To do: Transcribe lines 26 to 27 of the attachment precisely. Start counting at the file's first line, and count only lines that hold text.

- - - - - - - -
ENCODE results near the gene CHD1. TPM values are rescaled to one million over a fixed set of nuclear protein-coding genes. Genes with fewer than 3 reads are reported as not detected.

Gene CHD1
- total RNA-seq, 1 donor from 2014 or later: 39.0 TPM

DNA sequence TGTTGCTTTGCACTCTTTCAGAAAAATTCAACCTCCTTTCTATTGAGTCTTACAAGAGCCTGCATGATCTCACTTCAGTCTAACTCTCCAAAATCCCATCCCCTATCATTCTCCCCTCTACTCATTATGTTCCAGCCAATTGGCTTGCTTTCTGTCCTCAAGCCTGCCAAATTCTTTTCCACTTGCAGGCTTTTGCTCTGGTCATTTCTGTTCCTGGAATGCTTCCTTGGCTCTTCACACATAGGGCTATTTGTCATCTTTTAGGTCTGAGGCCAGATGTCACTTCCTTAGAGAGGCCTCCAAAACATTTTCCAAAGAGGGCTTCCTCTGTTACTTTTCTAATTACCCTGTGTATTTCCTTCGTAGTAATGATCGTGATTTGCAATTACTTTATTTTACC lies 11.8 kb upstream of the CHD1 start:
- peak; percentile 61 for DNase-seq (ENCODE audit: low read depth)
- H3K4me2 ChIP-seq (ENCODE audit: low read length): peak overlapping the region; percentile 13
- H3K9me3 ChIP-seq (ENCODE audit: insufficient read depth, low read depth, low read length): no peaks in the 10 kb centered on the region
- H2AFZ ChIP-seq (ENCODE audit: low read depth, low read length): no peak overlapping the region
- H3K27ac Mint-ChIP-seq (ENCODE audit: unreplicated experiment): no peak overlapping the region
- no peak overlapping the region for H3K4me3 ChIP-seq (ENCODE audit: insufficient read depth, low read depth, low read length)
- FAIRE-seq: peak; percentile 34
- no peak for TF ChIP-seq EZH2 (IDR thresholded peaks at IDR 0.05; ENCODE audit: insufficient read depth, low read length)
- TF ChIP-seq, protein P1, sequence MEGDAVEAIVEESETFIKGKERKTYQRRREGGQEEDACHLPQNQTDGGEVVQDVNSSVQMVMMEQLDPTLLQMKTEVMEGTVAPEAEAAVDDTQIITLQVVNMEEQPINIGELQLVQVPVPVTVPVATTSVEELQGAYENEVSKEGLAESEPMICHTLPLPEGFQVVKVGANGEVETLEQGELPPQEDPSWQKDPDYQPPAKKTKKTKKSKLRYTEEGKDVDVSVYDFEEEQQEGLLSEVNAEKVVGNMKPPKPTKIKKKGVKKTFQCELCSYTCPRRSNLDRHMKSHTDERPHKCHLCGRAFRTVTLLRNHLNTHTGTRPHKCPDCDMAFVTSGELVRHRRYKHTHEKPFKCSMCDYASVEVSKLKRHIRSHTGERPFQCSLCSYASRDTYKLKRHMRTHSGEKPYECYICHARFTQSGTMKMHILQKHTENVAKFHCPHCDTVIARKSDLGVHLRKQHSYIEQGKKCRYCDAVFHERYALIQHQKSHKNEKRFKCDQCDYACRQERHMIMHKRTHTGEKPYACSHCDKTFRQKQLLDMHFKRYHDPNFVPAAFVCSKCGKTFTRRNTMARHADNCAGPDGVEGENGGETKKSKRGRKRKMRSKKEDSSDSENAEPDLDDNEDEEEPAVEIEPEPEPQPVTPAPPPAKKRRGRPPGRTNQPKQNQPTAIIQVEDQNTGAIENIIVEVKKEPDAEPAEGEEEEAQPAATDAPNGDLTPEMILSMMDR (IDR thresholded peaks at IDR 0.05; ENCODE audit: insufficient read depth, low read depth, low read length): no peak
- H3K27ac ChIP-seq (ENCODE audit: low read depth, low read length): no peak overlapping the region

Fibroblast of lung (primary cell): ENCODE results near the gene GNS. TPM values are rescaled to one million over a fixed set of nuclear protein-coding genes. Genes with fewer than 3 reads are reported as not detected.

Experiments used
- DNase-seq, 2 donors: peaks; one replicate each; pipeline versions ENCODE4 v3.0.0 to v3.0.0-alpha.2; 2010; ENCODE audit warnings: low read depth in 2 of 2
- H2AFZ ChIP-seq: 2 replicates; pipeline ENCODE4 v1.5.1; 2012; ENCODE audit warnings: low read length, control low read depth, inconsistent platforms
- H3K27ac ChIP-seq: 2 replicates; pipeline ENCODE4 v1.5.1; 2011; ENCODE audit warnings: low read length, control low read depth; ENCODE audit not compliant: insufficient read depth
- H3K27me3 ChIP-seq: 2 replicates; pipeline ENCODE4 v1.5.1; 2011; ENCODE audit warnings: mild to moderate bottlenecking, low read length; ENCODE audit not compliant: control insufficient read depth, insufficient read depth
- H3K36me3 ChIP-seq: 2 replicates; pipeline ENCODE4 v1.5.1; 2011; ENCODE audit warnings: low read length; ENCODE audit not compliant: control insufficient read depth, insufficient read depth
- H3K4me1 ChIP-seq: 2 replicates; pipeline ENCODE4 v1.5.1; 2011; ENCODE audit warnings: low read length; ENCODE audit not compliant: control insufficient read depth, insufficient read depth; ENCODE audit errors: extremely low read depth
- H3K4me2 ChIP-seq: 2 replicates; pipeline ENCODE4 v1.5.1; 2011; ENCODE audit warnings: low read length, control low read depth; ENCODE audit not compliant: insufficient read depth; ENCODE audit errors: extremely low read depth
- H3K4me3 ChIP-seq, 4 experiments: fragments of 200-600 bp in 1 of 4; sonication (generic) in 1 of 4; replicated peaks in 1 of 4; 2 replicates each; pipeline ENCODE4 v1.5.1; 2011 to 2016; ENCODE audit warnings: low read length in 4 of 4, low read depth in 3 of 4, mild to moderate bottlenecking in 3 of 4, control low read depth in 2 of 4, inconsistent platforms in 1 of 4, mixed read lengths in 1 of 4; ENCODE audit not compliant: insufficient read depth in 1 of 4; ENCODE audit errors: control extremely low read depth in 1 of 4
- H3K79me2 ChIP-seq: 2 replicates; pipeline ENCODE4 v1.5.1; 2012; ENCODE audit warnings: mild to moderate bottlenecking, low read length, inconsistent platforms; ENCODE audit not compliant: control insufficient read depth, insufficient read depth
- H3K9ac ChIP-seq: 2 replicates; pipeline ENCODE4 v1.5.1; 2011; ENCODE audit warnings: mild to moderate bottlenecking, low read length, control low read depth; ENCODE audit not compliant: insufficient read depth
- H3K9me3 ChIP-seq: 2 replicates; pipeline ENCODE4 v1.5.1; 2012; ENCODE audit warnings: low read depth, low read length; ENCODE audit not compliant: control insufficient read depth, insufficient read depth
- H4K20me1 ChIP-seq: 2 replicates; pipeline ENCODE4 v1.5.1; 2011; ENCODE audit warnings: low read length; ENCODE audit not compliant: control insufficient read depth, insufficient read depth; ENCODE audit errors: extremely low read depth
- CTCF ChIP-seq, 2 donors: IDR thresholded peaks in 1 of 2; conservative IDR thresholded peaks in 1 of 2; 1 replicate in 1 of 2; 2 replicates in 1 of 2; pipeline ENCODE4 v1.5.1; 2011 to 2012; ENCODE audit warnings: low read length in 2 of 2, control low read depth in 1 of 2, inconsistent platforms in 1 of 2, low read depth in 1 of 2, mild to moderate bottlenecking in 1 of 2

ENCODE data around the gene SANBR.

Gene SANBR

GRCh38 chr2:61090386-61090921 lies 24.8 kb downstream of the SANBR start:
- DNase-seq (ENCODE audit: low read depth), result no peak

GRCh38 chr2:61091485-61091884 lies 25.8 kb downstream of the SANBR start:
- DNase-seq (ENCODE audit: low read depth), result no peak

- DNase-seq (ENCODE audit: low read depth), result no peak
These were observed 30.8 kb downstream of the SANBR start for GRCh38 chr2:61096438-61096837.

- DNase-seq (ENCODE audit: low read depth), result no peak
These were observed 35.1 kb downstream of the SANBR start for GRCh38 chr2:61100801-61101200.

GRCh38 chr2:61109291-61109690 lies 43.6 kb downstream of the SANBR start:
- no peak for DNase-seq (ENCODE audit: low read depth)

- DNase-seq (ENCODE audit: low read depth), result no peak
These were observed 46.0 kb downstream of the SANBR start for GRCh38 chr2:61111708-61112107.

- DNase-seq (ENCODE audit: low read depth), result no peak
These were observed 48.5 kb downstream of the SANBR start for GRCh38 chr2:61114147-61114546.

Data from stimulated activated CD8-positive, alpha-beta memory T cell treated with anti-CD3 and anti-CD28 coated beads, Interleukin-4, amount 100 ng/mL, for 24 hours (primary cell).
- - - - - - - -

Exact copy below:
- H3K9ac ChIP-seq: 2 replicates; pipeline ENCODE4 v1.5.1; 2011; ENCODE audit warnings: mild to moderate bottlenecking, low read length, control low read depth; ENCODE audit not compliant: insufficient read depth
- H3K9me3 ChIP-seq: 2 replicates; pipeline ENCODE4 v1.5.1; 2012; ENCODE audit warnings: low read depth, low read length; ENCODE audit not compliant: control insufficient read depth, insufficient read depth